Koteka: Traditional Clothes of Papua

Koteka is a traditional Papuan outfit specifically for male and are still worn in the highlands until now. Koteka is one of Indonesian culture, its unique shape may also be funny even some people thinks it’s pornographic, but the culture sometimes looks strange when seen from our point of view. Each region has its own culture, as well as the famous Papua with koteka. In addition to traditional clothing, koteka is also used as original souvenirs Papua. The meaning of koteka comes from the Mee language meaning “attire”. Meanwhile, the Dani tribe living in the Baliem Valley, Wamena, Jayawijaya regency calls this traditional men’s clothing by its own language, “horim”. Each tribe in Papua has their own terms to call it, but this traditional outfit is more known to be called koteka.

Koteka begins to form since the stretch of time, pumpkin is planted. After several months after growth, the gourd is tied up with stones to obtain a perpendicular shape. To get the curved shape of the pumpkin, before it is harvested, the hanging stone is removed. Koteka is made from a long, hard-skinned pumpkin skin or latin name Lagenaria Sicecaria. The tribe of Mee calls it bobbe. Bobbe is usually planted in the garden or in the yard. The process, bobbe is plucked (usually old) then inserted into the fine sand. On the fine sand flames a great fire, causing the skin to soften and its contents melt, then the seeds along with the liquid will come out of the bobbe. After that, the bobbe is hung (dried) over the fireplace to dry. Once dry, it is equipped with special plait and ready to use as koteka. Regarding the size and shape, the koteka is not related to the status of the wearer. Sizes usually relate to user activity, work or ceremony. Many tribes in Papua can be identified by the way they use koteka. Short ones are used during work, and long ones with ornaments are used in traditional ceremonies. However, each tribe has different forms of koteka.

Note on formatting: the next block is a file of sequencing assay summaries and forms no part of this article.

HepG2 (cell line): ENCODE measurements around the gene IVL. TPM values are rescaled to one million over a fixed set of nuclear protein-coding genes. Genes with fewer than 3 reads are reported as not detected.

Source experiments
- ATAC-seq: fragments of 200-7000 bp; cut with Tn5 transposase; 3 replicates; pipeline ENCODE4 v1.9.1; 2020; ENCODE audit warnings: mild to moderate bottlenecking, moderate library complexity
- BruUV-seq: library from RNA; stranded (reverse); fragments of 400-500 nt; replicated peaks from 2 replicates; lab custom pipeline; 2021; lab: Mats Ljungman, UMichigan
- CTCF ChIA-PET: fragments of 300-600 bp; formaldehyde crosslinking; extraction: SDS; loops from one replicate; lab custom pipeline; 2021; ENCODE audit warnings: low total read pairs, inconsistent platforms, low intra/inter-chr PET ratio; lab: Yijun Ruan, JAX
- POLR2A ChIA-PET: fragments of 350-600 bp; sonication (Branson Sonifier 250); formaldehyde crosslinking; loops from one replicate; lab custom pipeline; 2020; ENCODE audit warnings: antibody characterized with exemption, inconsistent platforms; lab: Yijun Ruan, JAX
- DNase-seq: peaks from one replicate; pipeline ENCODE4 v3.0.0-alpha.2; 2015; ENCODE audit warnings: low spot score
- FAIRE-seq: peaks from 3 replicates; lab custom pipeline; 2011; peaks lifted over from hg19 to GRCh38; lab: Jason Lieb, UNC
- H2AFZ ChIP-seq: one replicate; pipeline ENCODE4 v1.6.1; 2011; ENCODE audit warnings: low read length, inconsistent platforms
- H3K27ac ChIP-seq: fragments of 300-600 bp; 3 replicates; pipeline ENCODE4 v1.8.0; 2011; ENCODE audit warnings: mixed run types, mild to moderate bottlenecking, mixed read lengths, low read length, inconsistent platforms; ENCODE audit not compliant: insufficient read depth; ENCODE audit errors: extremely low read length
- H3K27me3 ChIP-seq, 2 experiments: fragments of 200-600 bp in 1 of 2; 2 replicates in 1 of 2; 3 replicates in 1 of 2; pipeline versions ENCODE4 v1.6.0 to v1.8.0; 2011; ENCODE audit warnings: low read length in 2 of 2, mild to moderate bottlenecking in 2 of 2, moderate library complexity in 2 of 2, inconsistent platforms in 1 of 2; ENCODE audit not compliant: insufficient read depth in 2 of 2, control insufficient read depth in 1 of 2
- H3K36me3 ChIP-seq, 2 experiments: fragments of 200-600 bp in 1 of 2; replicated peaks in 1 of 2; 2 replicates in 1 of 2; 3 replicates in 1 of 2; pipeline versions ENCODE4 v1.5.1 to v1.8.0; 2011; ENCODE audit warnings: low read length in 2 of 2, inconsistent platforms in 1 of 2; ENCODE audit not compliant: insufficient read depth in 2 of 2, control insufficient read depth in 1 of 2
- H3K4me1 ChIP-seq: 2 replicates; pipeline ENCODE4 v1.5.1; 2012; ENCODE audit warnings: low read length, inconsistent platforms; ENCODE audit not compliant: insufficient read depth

Koteka has other functions as a marker of social status and even a symbol of resistance. Currently, people who still wear kotekas are found in Mee Pago (Mee and Moni) and La Pago (Lani, Dani, Yali, Katengban and Ngalum). These tribes are mostly settled in the Central Highlands of Papua (from Paniai Lake, the great valley of Baliem, and the Jayawijaya mountains). The formation of pumpkins had a specific purpose in Baliem society. The shape of koteka signifies the social class of the wearer as people who are known to have influence in society. If the Koteka is bent forward, the man must be Ap Kain or the leader of the confederation (clan leader). The middle class wears koteka whose side is curved sideways (haliag), among them is Ap Menteg (warlords) and Ap Ubalik (traditional healers and leaders), while the perpendicular forms may be worn by ordinary people.

The Dutch missionaries, who placed their first post in Papua in 1855, have known Koteka for centuries infliuenced rural communities to abandon their cyclical habits. For those who want to go to school, they provide a full suit, but the people in the Central Highlands did not completely abandon their koteka. In the 1950s the missionaries finally focused on other issues and left the problem about Papuan dressing to the people.

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